Wednesday, February 20, 2008

The draw

The first of the 5 things you need to practice.

Let's start off talking about the basic hands at sides draw. It is the most common and in reality the basics of all draws are the same.

In general the key to the draw is to SMOOTHLY get your gun into your hand in a CONSISTENT manner and bring it between you and the first target SMOOTHLY and EFFICIENTLY.

The three all caps words, SMOOTH, CONSISTENT, and EFFICIENT are probably the most important concepts in practical shooting. If you add these together they equal FAST and ACCURATE. That wins.

You probably understand the draw and should do what works for you, but I'll attempt to explain the draw for the newbies. It is hard to put the perfect draw into words, but I'll try.

Important: You should be looking intently at your first target throughout the draw sequence.

1. Get your strong hand to your pistol and establish your firing grip with that hand right off the bat. It may seems like this takes time, but it accomplishes two things. You won't drop your gun, and I don't have to explain why that's important, and you won't have to correct it later, which wastes time, and leads to inconsistency and inaccuracy. At the same time move your flattened weak hand to your belly area so it's ready for the next step.

2. Smoothly withdraw the gun straight up out of the holster and get the flattened weak hand to the gun and take the section of your index finger closest to your hand and put it into the intersection of your trigger guard and grip like you're doing an gentle upward karate chop.

3. As you pull the gun up to chest level the weak hand should wrap around the grip of the strong hand so that index finger is tight up against the trigger guard and the weak hand wraps the strong hand which has remained in place since step 1. The thumbs should be fairly parallel at this point and pointing generally toward the target.

4. Now that the grip is established you can start extending the arms out towards the target and remove the safety if your pistol is so equipped.

5. When the sights get between your eyes and the target your arms should be at nearly full extension (but never locked) and as the sights line up the gun should be pushed against your trigger finger and fire. I don't pull the trigger. I push the gun forward and stop my trigger finger and as the gun pushes forward into it the gun fires. This technique keeps you from jerking the trigger.

How do we practice the draw?

Dry firing the draw is an incredibly important tool for practicing the draw. Put up some kind of target to aim at. Usually smaller is better because of the reduced distances available. Gear up with absolutely no ammo in the room where you do this. Check to make sure your gun is unloaded. Now go through the steps of the draw in super slow motion several times. Just work on being smooth and efficient. Do everything perfect every time. Now do it in slow motion several times still working to be perfectly smooth and efficient. Now do it in real time until you boredom overcomes you. If you are sloppy and not intent on improving don't do it at all. You'll only be teaching yourself bad habits. Dry firing is free and doesn't take much time because you can do it wihout leaving the house.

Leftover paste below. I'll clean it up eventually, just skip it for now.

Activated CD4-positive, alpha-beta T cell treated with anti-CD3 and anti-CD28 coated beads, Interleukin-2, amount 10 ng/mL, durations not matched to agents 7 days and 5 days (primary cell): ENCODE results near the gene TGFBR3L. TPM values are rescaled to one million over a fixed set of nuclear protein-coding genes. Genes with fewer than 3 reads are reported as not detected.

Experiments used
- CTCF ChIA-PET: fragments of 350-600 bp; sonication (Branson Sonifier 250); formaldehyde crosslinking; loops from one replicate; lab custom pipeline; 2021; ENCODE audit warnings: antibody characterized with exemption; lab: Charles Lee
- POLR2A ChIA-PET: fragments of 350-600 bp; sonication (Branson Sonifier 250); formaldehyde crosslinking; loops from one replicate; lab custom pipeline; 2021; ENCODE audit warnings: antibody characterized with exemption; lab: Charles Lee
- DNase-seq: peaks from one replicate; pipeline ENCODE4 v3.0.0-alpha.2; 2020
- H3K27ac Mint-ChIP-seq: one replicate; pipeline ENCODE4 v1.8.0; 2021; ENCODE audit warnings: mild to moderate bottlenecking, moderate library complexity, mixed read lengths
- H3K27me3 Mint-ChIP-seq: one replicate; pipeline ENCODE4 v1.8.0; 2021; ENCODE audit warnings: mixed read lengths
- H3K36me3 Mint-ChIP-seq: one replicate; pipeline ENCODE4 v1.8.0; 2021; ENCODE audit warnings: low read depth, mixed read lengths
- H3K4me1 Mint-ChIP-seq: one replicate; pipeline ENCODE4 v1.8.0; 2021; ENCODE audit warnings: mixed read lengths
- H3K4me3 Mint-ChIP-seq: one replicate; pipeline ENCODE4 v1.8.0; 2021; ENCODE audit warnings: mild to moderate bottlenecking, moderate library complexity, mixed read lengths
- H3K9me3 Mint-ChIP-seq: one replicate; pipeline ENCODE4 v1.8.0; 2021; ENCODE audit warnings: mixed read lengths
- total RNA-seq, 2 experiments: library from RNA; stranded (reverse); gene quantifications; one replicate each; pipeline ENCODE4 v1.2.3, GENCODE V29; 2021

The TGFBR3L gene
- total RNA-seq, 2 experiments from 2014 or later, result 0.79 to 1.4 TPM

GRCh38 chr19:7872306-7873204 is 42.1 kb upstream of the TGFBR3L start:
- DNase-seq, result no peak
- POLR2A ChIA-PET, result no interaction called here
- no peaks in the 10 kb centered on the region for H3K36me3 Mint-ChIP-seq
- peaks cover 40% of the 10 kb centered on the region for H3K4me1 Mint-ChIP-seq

Live firing the draw is equally important because you need the feedback the target and the timer can give you. Start out the same way. Super slow motion but perfect several times. Slow motion and perfect several more. Real time and perfect, at targets of various sizes and distances for dozens if not hundreds of rounds. If you're using IPSC targets you should be shooting A's only. Don't accept drawing fast and shooting C's or D's. If you're not shoot A's you should slow down.

Important note: When practicing the draw, only practice the draw. Draw and shoot one round on one target. Reholster. Repeat. Isolate the thing you're working on and do it until it's perfect. If you get bored with practicing the draw, work on something else, but don't just start adding things and tell yourself you're still working on the draw.

I really think the super slow motion and slow motion draws are important to learn the muscle memory important to a smooth and consistent draw.

After you feel comfortable with the hands at sides draw, try wrists above shoulders, back to targets, and all the other draws you have seen at matches. The basics of the draw are the same for any start position really.

Handle your gun a lot. Dry firing every day you can't get to the range would be optimal. Practice the draw more than you think you need to. It may seem too simple and rudimentary for you, but I'll bet the top few still do it more than you can even imagine. We should too.


gary said...

Yes, Yes, Yes. Do it enough, and your muscles will remember and do it for you. Or you could be like me and have to readjust now and again, it really messes up my head...
Practice really does make perfect.
Thanks for the reminders Howard! Keep it coming!

Mark Cooper said...

This definitly should be practiced as a dry fire for the slow and smooth. So you can build muscle memory and see where you can cut out wasted movement.